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Francis Horner, 1778 - 1817. Political economist

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Francis Horner, 1778 - 1817. Political economist

Not on display

  • Scottish Art
Francis Horner trained as a lawyer but his real interests were politics and economics. With his contemporaries Henry Brougham, Francis Jeffrey and Sydney Smith, he founded a quarterly magazine, the Edinburgh Review, for which he wrote many articles on subjects such as currency and trade. In 1806 he was elected to the House of Commons as MP for St Ives. Liberal in outlook and a member of the whig circles around Lord Holland, Horne opposed the Corn Laws, championed Catholic emancipation and urged the abolition of the slave trade. His brother, Leonard, a geologist, commissioned a portrait of him by Raeburn in 1812 which is now in the National Portrait Gallery, London. This is a smaller, later, version by the artist.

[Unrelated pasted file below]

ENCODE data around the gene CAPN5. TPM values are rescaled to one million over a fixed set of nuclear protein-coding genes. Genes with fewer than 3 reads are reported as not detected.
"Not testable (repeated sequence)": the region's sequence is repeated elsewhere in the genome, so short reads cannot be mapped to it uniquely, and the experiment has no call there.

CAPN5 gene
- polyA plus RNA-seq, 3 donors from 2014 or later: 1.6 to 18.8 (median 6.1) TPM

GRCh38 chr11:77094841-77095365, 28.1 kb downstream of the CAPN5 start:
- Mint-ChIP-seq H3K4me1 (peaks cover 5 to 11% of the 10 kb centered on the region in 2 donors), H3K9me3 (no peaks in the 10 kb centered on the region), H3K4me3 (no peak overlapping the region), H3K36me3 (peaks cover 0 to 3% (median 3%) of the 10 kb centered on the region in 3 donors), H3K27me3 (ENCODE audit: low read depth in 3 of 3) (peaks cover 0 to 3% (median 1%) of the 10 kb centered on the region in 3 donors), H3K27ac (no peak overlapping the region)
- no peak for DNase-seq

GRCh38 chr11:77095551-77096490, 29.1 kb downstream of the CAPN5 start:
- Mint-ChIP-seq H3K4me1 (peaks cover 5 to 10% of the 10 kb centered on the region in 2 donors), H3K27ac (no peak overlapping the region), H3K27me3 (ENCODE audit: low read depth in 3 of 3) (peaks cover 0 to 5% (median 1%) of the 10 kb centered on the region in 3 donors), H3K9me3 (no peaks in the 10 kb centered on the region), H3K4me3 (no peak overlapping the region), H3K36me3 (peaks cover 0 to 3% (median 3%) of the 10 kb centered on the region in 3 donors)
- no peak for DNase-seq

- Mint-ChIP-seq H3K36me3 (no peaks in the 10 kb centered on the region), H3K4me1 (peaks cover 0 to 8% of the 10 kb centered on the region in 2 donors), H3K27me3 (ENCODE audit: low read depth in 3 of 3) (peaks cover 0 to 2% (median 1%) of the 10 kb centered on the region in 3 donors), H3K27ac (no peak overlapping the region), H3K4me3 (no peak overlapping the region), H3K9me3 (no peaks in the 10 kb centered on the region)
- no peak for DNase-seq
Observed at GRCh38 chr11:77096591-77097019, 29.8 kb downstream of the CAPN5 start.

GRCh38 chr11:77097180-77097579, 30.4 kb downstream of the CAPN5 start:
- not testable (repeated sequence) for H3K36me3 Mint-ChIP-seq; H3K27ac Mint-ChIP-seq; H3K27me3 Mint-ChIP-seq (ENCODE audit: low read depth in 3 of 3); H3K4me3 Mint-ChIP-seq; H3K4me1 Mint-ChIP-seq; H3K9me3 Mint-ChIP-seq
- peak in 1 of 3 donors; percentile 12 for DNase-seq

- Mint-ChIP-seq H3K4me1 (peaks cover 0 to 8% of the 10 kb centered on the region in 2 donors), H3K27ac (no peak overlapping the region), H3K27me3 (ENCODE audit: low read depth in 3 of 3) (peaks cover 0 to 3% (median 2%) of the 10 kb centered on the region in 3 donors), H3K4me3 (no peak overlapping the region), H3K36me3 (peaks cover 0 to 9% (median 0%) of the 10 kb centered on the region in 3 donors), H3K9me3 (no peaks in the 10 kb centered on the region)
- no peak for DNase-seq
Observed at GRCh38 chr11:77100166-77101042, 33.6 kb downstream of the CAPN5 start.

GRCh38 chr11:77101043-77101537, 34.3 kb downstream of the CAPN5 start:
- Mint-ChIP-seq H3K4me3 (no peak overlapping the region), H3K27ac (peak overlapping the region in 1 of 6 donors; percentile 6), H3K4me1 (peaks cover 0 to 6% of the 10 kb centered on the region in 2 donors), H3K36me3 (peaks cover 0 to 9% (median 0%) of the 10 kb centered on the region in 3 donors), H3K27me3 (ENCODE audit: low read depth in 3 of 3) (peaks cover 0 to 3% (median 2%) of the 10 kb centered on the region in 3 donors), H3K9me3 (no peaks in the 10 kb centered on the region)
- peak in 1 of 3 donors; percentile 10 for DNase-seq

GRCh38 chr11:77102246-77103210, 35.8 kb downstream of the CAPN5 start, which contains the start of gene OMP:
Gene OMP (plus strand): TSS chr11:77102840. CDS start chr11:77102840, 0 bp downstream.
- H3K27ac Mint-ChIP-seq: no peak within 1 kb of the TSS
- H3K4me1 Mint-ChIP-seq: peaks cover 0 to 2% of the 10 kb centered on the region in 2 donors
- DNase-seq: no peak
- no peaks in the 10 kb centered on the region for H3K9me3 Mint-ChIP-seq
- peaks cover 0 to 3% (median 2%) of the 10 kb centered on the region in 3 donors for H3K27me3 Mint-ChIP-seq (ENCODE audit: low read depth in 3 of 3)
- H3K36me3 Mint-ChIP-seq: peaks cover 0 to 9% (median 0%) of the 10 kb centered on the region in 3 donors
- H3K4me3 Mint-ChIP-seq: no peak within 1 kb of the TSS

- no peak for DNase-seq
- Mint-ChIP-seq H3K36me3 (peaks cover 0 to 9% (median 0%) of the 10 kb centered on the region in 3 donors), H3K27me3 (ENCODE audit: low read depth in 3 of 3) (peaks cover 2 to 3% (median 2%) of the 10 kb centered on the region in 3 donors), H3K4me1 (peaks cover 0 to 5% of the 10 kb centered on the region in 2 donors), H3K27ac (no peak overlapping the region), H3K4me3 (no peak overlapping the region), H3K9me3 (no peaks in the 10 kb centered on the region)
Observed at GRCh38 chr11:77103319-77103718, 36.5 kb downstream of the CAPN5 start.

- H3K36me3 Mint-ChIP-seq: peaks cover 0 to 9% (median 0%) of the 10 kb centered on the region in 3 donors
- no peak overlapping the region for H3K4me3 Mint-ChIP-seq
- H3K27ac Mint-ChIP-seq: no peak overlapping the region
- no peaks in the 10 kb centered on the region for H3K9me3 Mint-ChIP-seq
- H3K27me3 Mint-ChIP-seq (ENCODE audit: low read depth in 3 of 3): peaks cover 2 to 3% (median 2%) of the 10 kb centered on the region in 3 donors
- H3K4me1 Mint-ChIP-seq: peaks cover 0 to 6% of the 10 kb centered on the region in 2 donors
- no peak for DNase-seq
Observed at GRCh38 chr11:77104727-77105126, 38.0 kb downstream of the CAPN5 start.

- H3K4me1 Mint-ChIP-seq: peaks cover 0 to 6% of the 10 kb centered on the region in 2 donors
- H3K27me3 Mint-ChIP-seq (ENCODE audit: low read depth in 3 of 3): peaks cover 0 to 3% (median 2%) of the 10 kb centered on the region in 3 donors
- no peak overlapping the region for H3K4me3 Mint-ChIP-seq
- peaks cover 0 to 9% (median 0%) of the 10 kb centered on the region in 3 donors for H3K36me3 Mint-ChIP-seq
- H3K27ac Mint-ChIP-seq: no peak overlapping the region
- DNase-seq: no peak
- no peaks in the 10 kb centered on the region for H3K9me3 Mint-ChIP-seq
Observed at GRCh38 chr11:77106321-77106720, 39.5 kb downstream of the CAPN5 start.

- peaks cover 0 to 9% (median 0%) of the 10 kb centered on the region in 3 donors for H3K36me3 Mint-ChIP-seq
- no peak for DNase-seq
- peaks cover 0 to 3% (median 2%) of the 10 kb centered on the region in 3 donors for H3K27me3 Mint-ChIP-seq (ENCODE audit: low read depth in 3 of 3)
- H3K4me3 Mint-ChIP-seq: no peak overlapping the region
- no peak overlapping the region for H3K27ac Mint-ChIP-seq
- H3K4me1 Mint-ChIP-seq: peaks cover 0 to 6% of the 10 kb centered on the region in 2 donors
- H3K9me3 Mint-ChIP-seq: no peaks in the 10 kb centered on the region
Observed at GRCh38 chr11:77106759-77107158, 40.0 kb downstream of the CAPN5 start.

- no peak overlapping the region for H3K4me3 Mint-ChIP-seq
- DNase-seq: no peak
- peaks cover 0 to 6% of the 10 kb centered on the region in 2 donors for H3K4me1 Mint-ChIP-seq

Glossary Open


When an individual or organisation employs an artist to execute a particular project, the process and the resulting work are termed a ‘commission’.

Corn Laws

Various statutes were implemented after the end of the Napoleonic Wars to protect English farmers from cheap imports of grain. This kept the price of corn at a high level benefiting rich landowners but in turn damaged the economy and caused hardship among the working classes.

Edinburgh Review

Founded in 1802, the Edinburgh Review was a literary criticism magazine, published quarterly.


British reforming party in late 17th to mid 19th century that were eventually succeeded by the Liberal Party.

Commission, Corn Laws, Edinburgh Review, Whig


  • Acc. No. PG 253
  • Medium Oil on canvas
  • Size 76.20 x 63.50 cm (framed: 94.70 x 82.40 x 7.40 cm)
  • Credit Lady Murray Bequest to the National Gallery of Scotland; transferred 1889